Ryan slashes deficits by $3.26 trillion vs Obama — Washington Examiner

House Budget Committee Chairman Rep. Paul Ryan, R-Wis., this morning unveiled an updated budget proposal aimed at overhauling Medicare and Medicaid, reforming the tax code and putting the nation on a sustainable fiscal path.

If implemented, the plan would reduce deficits by $3.26 trillion from 2013 through 2022 relative to President Obama’s budget, according to the Congressional Budget Office, while averting massive tax hikes. […]

Compared with the CBO baseline, which, among other things, assumes all Bush tax rates will expire and that Congress will actually go through with steep scheduled cuts to physicians payments under Medicare, Ryan’s budget would add $240 billion to deficits over the decade. Yet compared to Obama’s budget, Ryan would reduce spending by $5.3 trillion and taxes by $2 trillion, for $3.26 trillion in deficit reduction. Compared to his own budget from last year, public debt would be $1 trillion less by 2021.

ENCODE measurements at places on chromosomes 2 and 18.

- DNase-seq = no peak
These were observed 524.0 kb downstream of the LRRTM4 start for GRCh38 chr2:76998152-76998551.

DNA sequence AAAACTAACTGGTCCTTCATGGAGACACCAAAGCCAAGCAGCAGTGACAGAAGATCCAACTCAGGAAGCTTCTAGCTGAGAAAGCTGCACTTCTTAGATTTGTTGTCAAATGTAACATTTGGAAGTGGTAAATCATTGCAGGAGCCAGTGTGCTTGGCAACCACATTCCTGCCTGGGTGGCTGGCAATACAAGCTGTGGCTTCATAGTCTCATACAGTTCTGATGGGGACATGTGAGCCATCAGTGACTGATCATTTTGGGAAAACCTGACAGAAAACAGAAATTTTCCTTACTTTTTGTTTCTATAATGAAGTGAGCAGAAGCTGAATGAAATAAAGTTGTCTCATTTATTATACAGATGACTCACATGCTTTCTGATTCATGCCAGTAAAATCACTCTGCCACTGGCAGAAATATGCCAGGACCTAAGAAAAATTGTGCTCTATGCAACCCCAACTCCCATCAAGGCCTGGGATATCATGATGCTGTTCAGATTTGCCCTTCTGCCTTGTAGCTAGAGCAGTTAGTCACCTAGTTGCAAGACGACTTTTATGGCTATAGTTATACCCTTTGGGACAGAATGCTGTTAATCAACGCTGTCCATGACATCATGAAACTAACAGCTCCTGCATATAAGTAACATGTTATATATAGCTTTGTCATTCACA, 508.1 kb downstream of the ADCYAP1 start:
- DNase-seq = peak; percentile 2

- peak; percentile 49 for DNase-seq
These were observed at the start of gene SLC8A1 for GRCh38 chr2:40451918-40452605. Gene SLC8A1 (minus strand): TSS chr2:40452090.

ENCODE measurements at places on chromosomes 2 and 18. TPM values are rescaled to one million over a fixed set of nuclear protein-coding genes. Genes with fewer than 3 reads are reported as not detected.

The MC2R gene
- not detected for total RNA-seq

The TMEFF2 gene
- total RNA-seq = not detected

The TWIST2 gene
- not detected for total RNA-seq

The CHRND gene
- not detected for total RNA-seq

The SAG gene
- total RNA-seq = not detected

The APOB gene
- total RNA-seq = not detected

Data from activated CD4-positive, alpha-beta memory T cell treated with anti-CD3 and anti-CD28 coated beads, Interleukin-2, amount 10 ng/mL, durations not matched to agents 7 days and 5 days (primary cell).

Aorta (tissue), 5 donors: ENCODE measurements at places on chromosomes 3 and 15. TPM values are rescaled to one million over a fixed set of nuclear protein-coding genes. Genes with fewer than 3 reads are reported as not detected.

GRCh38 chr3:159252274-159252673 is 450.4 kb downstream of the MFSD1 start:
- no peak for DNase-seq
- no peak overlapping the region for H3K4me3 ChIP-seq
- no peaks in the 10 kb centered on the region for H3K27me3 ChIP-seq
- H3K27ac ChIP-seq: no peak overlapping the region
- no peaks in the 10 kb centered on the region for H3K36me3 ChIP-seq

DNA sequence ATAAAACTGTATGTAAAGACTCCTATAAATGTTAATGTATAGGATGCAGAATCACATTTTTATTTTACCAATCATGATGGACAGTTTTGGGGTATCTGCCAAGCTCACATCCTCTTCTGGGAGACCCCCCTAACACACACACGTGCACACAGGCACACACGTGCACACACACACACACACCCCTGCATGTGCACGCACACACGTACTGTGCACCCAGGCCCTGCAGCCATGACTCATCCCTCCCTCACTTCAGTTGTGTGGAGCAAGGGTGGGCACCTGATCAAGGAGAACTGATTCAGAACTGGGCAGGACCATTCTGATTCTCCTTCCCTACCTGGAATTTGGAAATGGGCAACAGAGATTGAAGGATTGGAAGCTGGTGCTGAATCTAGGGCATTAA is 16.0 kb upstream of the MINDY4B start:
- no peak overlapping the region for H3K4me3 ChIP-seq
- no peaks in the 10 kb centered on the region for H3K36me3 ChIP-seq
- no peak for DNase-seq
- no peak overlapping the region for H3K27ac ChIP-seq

But Ryan’s key Medicare reform doesn’t kick in until 2023, meaning that the major cost savings only come over time. Under a scenario in which the CBO assumes Congress will continue making policy as they have in the past, debt would rise to a staggering 194 percent of GDP by 2040. By way of comparison, Greece, which recently defaulted on its debt, had a debt to GDP ratio of 165 percent in 2011. Yet under Ryan’s reform, that number would be 38 percent. By 2050, the CBO model breaks down, but Ryan’s plan reduces debt as a share of the economy to 10 percent.

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